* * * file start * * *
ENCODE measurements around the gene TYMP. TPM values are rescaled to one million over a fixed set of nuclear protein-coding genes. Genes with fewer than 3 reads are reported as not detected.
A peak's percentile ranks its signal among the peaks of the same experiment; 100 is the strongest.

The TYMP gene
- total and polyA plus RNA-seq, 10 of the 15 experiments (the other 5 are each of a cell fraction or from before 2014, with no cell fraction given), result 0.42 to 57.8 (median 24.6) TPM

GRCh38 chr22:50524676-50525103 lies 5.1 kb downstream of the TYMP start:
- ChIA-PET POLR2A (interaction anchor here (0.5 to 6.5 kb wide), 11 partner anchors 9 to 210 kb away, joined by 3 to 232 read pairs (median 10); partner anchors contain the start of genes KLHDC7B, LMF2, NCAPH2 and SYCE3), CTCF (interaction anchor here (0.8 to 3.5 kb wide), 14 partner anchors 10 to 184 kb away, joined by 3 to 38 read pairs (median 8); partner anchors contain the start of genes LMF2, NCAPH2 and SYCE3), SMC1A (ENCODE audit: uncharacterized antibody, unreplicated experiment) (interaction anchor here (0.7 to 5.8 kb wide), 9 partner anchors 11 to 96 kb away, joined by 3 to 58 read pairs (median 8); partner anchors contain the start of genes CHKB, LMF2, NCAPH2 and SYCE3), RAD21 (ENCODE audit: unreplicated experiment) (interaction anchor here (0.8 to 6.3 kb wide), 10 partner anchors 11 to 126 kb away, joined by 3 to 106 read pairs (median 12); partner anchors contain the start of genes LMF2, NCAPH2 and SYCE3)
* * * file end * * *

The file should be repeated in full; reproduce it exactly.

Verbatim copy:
ENCODE measurements around the gene TYMP. TPM values are rescaled to one million over a fixed set of nuclear protein-coding genes. Genes with fewer than 3 reads are reported as not detected.
A peak's percentile ranks its signal among the peaks of the same experiment; 100 is the strongest.

The TYMP gene
- total and polyA plus RNA-seq, 10 of the 15 experiments (the other 5 are each of a cell fraction or from before 2014, with no cell fraction given), result 0.42 to 57.8 (median 24.6) TPM

GRCh38 chr22:50524676-50525103 lies 5.1 kb downstream of the TYMP start:
- ChIA-PET POLR2A (interaction anchor here (0.5 to 6.5 kb wide), 11 partner anchors 9 to 210 kb away, joined by 3 to 232 read pairs (median 10); partner anchors contain the start of genes KLHDC7B, LMF2, NCAPH2 and SYCE3), CTCF (interaction anchor here (0.8 to 3.5 kb wide), 14 partner anchors 10 to 184 kb away, joined by 3 to 38 read pairs (median 8); partner anchors contain the start of genes LMF2, NCAPH2 and SYCE3), SMC1A (ENCODE audit: uncharacterized antibody, unreplicated experiment) (interaction anchor here (0.7 to 5.8 kb wide), 9 partner anchors 11 to 96 kb away, joined by 3 to 58 read pairs (median 8); partner anchors contain the start of genes CHKB, LMF2, NCAPH2 and SYCE3), RAD21 (ENCODE audit: unreplicated experiment) (interaction anchor here (0.8 to 6.3 kb wide), 10 partner anchors 11 to 126 kb away, joined by 3 to 106 read pairs (median 12); partner anchors contain the start of genes LMF2, NCAPH2 and SYCE3)